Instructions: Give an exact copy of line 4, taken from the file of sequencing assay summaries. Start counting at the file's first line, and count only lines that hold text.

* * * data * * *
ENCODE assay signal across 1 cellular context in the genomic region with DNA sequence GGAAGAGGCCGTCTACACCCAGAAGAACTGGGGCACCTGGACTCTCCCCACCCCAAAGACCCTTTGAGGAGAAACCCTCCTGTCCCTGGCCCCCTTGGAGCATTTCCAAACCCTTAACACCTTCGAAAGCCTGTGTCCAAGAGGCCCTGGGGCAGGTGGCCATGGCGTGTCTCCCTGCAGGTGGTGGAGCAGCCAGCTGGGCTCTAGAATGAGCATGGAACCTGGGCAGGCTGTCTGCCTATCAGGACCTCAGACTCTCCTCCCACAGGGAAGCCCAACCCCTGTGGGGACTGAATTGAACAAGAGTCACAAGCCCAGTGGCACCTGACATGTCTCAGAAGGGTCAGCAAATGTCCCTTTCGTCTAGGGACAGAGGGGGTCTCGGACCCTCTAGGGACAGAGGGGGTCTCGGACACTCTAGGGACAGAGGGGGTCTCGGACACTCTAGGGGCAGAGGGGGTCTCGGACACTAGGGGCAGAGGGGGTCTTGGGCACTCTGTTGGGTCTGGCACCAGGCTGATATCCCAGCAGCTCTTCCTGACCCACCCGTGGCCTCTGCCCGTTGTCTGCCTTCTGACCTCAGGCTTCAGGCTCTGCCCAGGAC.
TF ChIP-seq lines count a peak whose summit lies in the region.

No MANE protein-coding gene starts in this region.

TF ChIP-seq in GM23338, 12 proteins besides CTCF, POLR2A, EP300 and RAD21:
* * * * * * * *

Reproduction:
TF ChIP-seq in GM23338, 12 proteins besides CTCF, POLR2A, EP300 and RAD21: